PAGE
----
10. Jazzhorns

    Jazzhorns 69 Bahama Yellow-Air Grabber-4 Spd

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  11. Jazzhorns

    Jazzhorns 69 Bahama Yellow-Air Grabber-4 Spd

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    Yes sir, its me. Thermostat and water pump are less than a year old and have very few miles on them the way I drive. Just had the radiator flushed...shop said the flow was great, no need for re core....put it back together today still running hot. Weird...il figure it out...its just aggravating.
     
  12. Ranger

    Ranger Well-Known Member

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    What temp thermostat?
    Can't recall if you have a fan shroud or not. Yea or nay?
     
  13. RKNRLR

    RKNRLR Well-Known Member

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    just drive faster
     
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  14. Don Gould

    Don Gould Member

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    If your initial timing is too low for Pump Gas you will have a rich idle and temp will creep up under those conditions
     
  15. Beastiedog

    Beastiedog New Member

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    Man....I hear all of you. But the simplest and worry free fix is to install an electric pusher if you really wanna keep the viscous. Otherwise get a direct fit new alum radiator and Spal fan setup. Ran that combo on all my B Bodies and have no problem EVER!!!!
     
  16. Don Gould

    Don Gould Member

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    Many cooling issues like this can be cured by getting your tune up right, it's way cheaper and it permanently solves the issues rather than spending a bunch of money trying to put a band-aid on it.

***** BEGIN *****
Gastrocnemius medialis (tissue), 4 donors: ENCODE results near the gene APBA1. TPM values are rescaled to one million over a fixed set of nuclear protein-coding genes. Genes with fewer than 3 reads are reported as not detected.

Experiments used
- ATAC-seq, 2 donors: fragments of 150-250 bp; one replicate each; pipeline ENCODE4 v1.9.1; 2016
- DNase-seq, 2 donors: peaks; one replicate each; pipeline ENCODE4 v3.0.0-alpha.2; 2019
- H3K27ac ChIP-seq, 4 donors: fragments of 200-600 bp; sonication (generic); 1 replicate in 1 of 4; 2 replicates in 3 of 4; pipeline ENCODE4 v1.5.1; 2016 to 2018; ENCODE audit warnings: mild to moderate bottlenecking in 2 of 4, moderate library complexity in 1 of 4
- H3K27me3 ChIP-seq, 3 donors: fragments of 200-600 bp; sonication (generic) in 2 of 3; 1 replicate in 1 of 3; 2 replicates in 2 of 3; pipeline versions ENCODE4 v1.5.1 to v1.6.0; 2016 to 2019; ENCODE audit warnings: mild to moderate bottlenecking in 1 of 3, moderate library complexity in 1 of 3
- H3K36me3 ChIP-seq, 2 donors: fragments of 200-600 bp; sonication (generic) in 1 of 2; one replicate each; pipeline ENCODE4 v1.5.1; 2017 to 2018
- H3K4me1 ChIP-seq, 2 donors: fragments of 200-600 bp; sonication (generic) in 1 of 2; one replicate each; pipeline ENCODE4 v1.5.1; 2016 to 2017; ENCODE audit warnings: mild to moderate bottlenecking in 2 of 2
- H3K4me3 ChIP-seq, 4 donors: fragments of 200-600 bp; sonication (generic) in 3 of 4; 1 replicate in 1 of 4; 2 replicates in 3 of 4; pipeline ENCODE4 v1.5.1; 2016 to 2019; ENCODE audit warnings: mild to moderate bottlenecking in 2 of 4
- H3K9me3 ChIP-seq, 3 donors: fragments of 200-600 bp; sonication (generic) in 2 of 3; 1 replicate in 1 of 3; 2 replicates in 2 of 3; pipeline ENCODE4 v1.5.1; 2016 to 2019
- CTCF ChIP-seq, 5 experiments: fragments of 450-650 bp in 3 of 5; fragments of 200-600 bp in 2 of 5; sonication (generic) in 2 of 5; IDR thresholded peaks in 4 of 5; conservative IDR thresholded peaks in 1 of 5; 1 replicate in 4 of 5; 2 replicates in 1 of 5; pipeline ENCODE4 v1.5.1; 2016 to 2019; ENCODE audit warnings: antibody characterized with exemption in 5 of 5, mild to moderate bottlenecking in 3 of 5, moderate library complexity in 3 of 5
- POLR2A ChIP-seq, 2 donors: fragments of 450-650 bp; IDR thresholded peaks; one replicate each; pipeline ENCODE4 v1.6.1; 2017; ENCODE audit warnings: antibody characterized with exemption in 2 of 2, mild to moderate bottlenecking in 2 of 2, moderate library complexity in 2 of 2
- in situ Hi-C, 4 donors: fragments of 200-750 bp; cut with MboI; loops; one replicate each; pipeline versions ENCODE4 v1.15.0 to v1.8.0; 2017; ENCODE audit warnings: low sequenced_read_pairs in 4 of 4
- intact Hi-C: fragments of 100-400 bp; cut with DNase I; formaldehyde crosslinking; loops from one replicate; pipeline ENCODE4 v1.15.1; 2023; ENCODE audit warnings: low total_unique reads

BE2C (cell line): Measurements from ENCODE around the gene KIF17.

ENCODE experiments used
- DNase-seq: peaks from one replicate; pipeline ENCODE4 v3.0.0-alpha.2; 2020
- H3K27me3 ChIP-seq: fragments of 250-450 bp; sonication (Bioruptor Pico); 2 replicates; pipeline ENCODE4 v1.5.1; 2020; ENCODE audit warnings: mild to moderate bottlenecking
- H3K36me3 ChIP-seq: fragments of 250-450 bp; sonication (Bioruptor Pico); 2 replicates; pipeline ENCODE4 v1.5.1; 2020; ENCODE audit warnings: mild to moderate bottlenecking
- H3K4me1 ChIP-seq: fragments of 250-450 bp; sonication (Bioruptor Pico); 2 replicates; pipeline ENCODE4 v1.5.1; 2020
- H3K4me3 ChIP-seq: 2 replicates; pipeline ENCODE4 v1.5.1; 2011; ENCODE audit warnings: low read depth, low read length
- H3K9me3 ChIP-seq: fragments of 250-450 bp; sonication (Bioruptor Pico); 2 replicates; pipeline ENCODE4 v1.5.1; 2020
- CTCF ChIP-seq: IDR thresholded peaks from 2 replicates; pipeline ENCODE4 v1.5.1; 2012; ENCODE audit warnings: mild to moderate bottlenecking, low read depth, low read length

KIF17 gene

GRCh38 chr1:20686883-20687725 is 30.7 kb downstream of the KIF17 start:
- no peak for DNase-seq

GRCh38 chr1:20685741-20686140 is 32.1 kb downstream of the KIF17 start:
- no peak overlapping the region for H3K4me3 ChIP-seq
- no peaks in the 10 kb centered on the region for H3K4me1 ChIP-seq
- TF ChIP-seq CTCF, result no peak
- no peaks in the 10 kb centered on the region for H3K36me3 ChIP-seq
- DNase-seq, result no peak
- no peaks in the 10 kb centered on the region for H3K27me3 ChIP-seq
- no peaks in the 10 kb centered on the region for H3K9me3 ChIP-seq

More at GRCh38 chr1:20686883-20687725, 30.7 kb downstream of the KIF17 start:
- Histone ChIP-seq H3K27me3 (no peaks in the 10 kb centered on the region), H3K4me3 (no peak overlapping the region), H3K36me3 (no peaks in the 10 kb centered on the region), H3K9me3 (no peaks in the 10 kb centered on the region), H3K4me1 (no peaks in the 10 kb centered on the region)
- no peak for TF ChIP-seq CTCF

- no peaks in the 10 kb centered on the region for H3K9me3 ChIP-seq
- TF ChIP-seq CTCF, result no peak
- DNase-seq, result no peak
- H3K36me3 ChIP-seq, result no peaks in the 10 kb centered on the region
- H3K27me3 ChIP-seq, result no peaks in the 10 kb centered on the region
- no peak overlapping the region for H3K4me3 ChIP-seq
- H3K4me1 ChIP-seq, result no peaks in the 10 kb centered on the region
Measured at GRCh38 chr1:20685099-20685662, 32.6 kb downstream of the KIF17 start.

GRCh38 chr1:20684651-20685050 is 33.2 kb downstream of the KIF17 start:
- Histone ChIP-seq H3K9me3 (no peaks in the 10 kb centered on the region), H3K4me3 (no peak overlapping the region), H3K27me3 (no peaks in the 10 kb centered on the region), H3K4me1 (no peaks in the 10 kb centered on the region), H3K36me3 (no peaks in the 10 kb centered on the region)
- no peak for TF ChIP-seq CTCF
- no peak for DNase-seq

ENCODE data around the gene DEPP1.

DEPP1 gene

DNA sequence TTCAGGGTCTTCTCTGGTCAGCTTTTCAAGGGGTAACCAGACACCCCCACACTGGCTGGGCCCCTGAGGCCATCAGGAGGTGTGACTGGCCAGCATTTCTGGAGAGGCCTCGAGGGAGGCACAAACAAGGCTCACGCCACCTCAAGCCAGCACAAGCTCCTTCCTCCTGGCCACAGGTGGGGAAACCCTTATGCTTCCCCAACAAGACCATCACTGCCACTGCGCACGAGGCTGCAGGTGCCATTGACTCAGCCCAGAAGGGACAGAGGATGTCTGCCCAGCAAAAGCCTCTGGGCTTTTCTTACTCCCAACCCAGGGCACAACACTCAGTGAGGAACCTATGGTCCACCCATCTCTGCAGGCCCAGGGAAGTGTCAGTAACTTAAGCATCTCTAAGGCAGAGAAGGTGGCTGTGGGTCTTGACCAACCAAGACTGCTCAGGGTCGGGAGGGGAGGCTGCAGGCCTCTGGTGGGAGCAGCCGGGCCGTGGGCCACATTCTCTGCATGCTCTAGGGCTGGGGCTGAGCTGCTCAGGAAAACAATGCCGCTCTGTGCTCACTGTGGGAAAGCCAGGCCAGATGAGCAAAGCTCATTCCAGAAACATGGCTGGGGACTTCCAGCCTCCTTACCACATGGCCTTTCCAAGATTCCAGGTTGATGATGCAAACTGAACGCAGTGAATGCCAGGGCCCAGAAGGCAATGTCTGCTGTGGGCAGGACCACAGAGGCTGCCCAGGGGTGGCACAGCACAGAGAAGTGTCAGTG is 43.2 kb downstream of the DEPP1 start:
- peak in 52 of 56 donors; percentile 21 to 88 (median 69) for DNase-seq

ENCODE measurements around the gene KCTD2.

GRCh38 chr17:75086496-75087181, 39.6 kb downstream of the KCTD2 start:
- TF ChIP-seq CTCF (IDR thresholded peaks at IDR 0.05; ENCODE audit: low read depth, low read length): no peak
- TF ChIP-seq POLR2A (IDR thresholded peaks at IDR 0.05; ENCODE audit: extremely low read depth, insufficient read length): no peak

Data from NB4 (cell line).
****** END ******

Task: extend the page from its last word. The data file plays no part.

Look at this solution to getting enough timing in it to burn pump gas:
    eBay item# 323099910935 $29.00 or direct from FBO Ignition for $25.00

    This plate allows you to add more initial timing to the engine without exceeding the 34* total timing as they were engineered to run most efficiently at under load. Then connect a vacuum can to the constant manifold vacuum port to get it even higher at idle and part throttle/cruise to get the best mileage and cleanest burn. An engine that gets good mileage is an engine that is tuned properly.

    This plate and a correctly adjusted and calibrated vacuum canister will correct your timing events so it can burn all the fuel it's getting and get rid of that rich stinky idle. If your having problems with your carb not responding to your adjustments its usually timing events and not a carb issue.

    How much initial timing?
    Start your engine, warm it up, pull the vacuum line off and plug it so you don't create a vacuum leak'
    Hopefully you have a dial-back type timing light? Start out by advancing it to 18* at idle.
    Now shut it off and let it heat soak for 2-3 minutes.
    Try starting it by just bumping the key.
    Did it fire right off? Or did it drag the starter down? Or kick backwards and maybe even kick back through the carb?
    My guess is it fired right up with no issues.
    Now repeat this procedure adding 2* at a time until it kicks back or drags the starter down, at this point lets say it's kicks at 22, back it up 2* to 20, should be a huge improvement in how quick it now starts and idle quality, exhaust smell should have improved noticeably.
    So we have established that the engine will handle 20* initial timing but with that much timing you'll be at probably 45* under load and it WILL detonate, so don't attempt to drive it set like this. You can crack the throttle and see how much the throttle response has improved, it'll be crisp and clean. Don't be afraid to whack that throttle it won't detonate. It takes 2 conditions to make a engine detonate "Heat" and "Pressure (load)", if one of these conditions is not present (load) then it won't detonate, like I said Don't try and drive it.
    Using the FBO Plate now you can install it using the 14* slot which will limit the mechanical advance to 14* + the 20* initial for a total of 34* under load, Perfect!